SpaceX rocket and Israeli satellite destroyed in launch pad explosion

Updated with quotes and 45th Space Wing release.

Credit: US Launch Report
Credit: US Launch Report

A SpaceX Falcon 9 rocket exploded in the final minutes of a simulated countdown at Cape Canaveral on Thursday, destroying the booster and an Israeli communications satellite valued at nearly $200 million.

The mishap on Cape Canaveral’s Complex 40 launch pad Thursday will raise questions about the reliability of the Falcon 9 booster, which is slated to haul up cargo to the International Space Station, launch dozens of commercial satellites, and eventually send astronauts into orbit.

The 229-foot-tall (70-meter) launcher exploded at 9:07 a.m. EDT (1307 GMT), a few minutes before a planned ignition of the rocket’s nine Merlin main engines for a brief “static fire” test designed to wring out problems with the launch pad and the vehicle.

Watch a video of the explosion captured a few miles from the launch pad by U.S. Launch Report.

The Falcon 9 was scheduled to blast off early Saturday with the Amos 6 satellite, a nearly 6-ton commercial television and Internet broadcast platform owned by Spacecom Ltd. of Israel.

The mishap destroyed the rocket and the Amos 6 satellite, SpaceX said in a statement. The launch pad was cleared of all personnel for the static fire test, and no injuries were reported.

SpaceX chief executive Elon Musk tweeted that the Falcon 9 rocket anomaly occurred as RP-1 kerosene and liquid oxygen propellants were pumped aboard the launcher. He wrote that the problem apparently “originated around (the) upper stage oxygen tank. Cause still unknown. More soon.”

Images captured in the aftermath of the explosion showed black smoke and flames billowing from the launch pad, and damage to the metal strongback tower that feeds electricity, purge air and propellants into the rocket. Nearby structures, such as the launch pad’s rocket integration hangar and four lightning towers, appeared intact.

“We are continuing to review the data to identify the root cause,” SpaceX said in a statement. “Additional updates will be provided as they become available.”

Saturday’s launch was supposed to be the 29th flight of a Falcon 9 rocket. Another SpaceX launcher disintegrated about two minutes after a liftoff in June 2015 with a Dragon supply ship heading for the space station, but the company had logged nine successful flights in a row since resuming launch operations in December.

A component inside the Falcon 9’s upper stage liquid oxygen tank was the source of last year’s in-flight rocket failure, according to SpaceX. Officials blamed the failure on a sub-standard strut holding one of the tank’s high-pressure helium reservoirs inside the upper stage liquid oxygen tank.

There were no other reports of damage at Cape Canaveral Air Force Station or Kennedy Space Center.

A United Launch Alliance Atlas 5 rocket is set for liftoff Sept. 8 with NASA’s OSIRIS-REx spacecraft on a $1 billion mission to travel to an asteroid and return a sample to Earth. Initial assessments show the robotic science probe and its launcher are healthy and secure inside the Vertical Integration Facility near the Atlas 5 pad about 1.1 miles north of the SpaceX launch facility, NASA said.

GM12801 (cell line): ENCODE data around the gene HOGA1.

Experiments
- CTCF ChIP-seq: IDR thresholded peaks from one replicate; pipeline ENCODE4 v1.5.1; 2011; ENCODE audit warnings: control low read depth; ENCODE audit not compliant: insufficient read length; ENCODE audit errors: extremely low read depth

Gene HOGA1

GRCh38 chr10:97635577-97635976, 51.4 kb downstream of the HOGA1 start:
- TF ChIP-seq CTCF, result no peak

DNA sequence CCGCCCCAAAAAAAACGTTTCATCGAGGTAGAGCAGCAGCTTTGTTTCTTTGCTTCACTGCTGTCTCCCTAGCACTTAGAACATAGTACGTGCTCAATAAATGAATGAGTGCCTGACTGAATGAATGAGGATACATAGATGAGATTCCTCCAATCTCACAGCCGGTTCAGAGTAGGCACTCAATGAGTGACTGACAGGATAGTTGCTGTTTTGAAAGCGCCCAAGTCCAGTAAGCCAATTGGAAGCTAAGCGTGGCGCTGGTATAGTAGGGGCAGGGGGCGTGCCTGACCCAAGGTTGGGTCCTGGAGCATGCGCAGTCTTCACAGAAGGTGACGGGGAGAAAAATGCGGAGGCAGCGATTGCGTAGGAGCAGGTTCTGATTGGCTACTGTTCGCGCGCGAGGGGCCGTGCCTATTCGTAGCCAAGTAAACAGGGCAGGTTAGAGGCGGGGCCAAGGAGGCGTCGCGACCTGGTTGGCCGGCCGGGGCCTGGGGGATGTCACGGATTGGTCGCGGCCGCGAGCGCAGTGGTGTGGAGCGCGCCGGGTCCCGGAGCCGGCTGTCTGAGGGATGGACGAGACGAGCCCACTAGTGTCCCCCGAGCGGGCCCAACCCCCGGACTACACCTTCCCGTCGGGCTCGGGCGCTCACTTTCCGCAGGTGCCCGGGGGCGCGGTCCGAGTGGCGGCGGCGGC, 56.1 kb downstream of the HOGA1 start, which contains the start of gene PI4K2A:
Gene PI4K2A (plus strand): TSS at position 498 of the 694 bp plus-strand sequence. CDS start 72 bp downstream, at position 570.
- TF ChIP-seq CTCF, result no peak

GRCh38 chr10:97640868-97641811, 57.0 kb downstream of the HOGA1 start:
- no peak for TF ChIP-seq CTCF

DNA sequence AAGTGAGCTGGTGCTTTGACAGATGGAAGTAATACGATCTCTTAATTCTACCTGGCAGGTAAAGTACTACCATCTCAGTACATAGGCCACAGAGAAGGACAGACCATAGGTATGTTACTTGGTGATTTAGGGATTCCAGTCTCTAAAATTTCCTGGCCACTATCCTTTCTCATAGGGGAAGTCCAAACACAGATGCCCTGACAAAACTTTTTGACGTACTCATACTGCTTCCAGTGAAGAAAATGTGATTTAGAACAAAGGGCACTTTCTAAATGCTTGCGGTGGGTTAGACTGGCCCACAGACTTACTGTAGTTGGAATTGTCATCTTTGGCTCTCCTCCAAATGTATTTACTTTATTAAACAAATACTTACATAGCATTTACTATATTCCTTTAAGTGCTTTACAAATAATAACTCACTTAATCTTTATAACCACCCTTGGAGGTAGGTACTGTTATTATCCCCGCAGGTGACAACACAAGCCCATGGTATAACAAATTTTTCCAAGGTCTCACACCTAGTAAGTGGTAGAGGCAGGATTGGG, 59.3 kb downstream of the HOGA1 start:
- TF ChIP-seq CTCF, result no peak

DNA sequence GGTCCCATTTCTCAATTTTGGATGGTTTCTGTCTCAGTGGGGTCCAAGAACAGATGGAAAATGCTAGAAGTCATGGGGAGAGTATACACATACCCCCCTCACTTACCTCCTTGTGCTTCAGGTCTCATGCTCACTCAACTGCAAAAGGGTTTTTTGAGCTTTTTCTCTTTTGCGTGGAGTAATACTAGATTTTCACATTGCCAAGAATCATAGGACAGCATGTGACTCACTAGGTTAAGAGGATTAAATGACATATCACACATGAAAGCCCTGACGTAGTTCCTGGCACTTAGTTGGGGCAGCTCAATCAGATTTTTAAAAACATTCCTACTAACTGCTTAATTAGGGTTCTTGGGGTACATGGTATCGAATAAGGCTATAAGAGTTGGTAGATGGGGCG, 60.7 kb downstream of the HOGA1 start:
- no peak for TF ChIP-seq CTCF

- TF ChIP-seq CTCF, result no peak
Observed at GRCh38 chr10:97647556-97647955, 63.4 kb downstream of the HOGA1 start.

“Days like today are difficult for many reasons,” said Brig. Gen. Wayne Monteith, commander of the U.S. Air Force’s 45th Space Wing, which oversees Cape Canaveral Air Force Station. “There was the potential for things to be a lot worse; however, due to our processes and procedures no one was injured as a result of this incident.

“I am proud of our team and how we managed today’s response and our goal moving forward will be to assist and provide support wherever needed,” Monteith said in a statement. “Space is inherently dangerous and because of that, the Air Force is always ready.”

Before Thursday’s incident, SpaceX had around nine launches left to execute before the end of this year, according to statements from the company’s numerous customers about their intentions. Next up after the Amos 6 launch was the first of seven Iridium satellite deployment flights Sept. 19 from Vandenberg Air Force Base, California, with 10 spacecraft for the company’s next-generation voice and data relay network.

In late October, SpaceX planned to fly a recycled Falcon 9 first stage for the first time with the SES 10 communications satellite to provide coverage over Latin America. SpaceX and SES announced the first-of-its-kind reusable launch agreement earlier this week, after recovering six of its last nine rocket boosters with propulsive rocket-assisted landings.

SpaceX’s next space station cargo mission was on track for liftoff in November with several tons of supplies and experiments, including an externally-mounted package of U.S. Air Force research investigations and a multimillion-dollar NASA instrument to study Earth’s ozone layer.